When considering a hike, most people wait for a day when the weather is mild and the sun is shining.
However, some hikers know that the best times to hike are often those when it’s raining or has just finished raining.
Hiking in light rain can have a surprising number of benefits, many of which hikers never realize if they always wait for fair weather.
It’s an Excellent Workout
Muddy trails require more effort to traverse since they can be slippery or pull at your feet, so if you hike in the rain, you’ll be getting more exercise.
In addition, rain can often wash debris, such as branches, onto trails, creating a bit of an obstacle course.
Mud and obstacles can force you to use a different set of muscles, particularly those in your core, so hiking during or just after rain is a truly excellent workout.
Trails are Less Crowded
Most people don’t consider the benefits of hiking in the rain, so casual or even more experienced hikers stay in when it’s raining and wait for better weather.
This means that popular trails are far less crowded just before, during, or after a rainstorm.
If you decide to go hiking in the rain, you’ll often find that you have the trails and rest areas or lookouts all to yourself.
Wildlife is Abundant in the Rain
Most animals don’t mind the rain, and some even wait to emerge until they sense moisture in the air.
When you hike during or just after it has rained, you’ll likely see many birds enjoying the puddles that have gathered or hopping through the damp leaves of trees.
Other animals, particularly amphibians such as frogs and salamanders, only come out when it’s damp.
Snails and slugs also love the rain and will come out to eat and explore in the dampness.
You may be able to spot a wide variety of wildlife in the rain, including animals you might not have seen during fair weather hikes.
Fresh Air and Petrichor
As rain falls, it collects particles from the air. These particles can include dust and pollen.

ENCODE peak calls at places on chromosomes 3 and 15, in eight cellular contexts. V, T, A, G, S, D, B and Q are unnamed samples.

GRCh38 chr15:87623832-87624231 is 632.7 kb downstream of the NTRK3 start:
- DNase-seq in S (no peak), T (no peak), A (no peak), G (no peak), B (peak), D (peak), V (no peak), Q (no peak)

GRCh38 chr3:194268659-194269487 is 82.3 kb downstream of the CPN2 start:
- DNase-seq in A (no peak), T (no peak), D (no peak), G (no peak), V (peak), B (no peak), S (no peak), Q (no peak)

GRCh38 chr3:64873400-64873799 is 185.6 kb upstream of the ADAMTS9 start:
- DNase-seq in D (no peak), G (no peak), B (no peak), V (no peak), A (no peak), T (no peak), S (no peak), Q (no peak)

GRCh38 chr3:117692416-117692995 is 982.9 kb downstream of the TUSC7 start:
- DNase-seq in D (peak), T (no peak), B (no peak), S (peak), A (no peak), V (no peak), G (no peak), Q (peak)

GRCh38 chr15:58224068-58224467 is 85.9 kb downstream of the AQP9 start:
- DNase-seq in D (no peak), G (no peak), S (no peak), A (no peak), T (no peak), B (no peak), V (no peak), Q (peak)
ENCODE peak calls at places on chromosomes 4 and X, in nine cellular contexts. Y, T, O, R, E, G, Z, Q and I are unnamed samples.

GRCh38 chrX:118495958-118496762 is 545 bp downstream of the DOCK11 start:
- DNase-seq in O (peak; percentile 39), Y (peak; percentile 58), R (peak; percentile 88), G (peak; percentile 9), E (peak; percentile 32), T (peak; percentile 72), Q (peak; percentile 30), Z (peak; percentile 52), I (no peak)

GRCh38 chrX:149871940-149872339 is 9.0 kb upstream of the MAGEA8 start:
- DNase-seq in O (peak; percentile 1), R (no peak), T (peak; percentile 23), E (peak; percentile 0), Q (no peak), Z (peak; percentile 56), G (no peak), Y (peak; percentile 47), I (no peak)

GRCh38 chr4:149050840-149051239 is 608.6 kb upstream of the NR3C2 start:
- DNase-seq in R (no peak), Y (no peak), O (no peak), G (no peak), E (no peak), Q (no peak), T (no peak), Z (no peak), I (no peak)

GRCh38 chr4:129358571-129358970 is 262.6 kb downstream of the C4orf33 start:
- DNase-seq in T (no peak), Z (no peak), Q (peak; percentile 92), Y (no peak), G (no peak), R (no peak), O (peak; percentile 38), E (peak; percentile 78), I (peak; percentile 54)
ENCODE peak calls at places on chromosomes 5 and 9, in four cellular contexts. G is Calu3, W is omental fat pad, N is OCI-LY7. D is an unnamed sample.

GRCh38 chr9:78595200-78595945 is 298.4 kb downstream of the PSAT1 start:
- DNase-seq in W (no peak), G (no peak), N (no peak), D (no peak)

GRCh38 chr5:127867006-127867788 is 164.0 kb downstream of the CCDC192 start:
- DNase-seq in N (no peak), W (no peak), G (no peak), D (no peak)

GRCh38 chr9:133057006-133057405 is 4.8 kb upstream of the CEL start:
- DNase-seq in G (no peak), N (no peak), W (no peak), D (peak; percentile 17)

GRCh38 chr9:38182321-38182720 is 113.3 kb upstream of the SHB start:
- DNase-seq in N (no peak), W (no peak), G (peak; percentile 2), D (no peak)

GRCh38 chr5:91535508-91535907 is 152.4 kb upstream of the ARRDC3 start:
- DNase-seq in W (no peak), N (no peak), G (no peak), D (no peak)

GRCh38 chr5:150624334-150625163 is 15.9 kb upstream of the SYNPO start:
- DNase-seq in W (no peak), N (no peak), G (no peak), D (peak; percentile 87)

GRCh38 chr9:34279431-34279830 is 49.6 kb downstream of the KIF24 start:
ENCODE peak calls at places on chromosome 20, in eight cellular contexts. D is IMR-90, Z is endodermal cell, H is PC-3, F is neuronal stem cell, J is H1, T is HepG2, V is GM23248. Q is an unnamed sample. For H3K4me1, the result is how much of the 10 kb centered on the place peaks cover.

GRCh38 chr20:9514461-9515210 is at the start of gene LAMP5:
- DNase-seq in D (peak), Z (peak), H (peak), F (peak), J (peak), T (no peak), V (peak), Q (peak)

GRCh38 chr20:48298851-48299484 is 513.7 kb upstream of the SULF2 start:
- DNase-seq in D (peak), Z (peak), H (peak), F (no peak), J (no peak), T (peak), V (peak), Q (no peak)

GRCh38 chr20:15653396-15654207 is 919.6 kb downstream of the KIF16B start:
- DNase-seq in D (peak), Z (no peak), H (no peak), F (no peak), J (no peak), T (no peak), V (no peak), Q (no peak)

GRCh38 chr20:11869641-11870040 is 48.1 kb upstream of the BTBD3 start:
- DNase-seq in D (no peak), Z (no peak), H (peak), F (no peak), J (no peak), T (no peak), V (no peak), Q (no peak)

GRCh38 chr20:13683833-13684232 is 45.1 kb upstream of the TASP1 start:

If you hike during or after a rainstorm, take a deep breath. It’s likely that the air will smell fresher and greener, and this is because it’s actually cleaner than it was before it rained.
When you breathe in, you may also notice a fresh, rich scent. This scent, called petrichor, only occurs when it rains.
Petrichor is actually caused by a certain chemical compound, called geosmin, which is released when rain hits soil that was previously dry.
There are Many Unusual Photo Opportunities
For those hikers who enjoy photography, rain creates a number of amazing and unusual photo opportunities.
Puddles might form where there were none before, ponds fill, streams swell, and raindrops cling to plants.
Experimenting with different subjects can be an exciting photography prospect, and it makes a hike in the rain an appealing idea for casual and serious photographers alike.
Remember to Dress Appropriately
Hiking in the rain has many benefits, but it’s hard to enjoy those benefits if you’re wet or cold.
For this reason, and for safety reasons, it’s important to dress appropriately before setting out for a hike in the rain.
When hiking in the rain or damp weather conditions, you’ll most likely want to dress in layers.
A durable, water-resistant outer layer, such as a windbreaker or slicker, will help to keep you dry.
However, this layer can trap sweat or moisture. Wearing a moisture-wicking inner layer, such as a t-shirt or long-sleeved shirt, can help to keep moisture away from your skin, which in turn keeps you feeling dry and warm.
Many synthetic fabrics, as well as merino wool, are great at wicking away moisture. Try to avoid cotton if at all possible.
A good pair of water-resistant shoes is also essential for rainy day hikes.
Many types of hiking boots are durable and offer protection from water, but you may want to consider boots or waders that are specifically made for wet conditions.
Whatever footwear you choose, make sure it has good treads. You might also want to carry an extra pair of socks, just in case you accidentally step in a puddle that’s deeper than expected.
Wet feet are very uncomfortable and can quickly ruin a hike.
Consider a hat and gloves for your hike in the rain as well. Damp weather often means colder weather, and a hat can greatly increase your body temperature.
A good pair of gloves will keep your hands and fingers warm and flexible, which is helpful for grasping objects as your maneuver over the trail or for taking pictures.
Hiking in the rain is the perfect opportunity to experience trails in a way you never have before.
However, rain and inclement weather can make hiking a little more tricky, so it’s important to take precautions to remain safe.
If you notice lightning occurring nearby, you may want to call off your hike and head home.
You can also judge how close a storm is by counting the interval between lightning and thunder.
If the time is less than 30 seconds, it’s probably best to stay in for the day.
Remember that the goal is to hike in the rain, not in a thunderstorm.
As mentioned above, hiking in the rain can be more strenuous, and if you become cold or wet, it can make the hike uncomfortable.
Assess your own comfort and stamina levels periodically, and make sure everyone else in the group is still happy to keep going.
When you’re hiking in the rain, it’s often best to choose a shorter trail.
You can also start down a network of trails that offers options for choosing a shorter trail if you become tired or cold.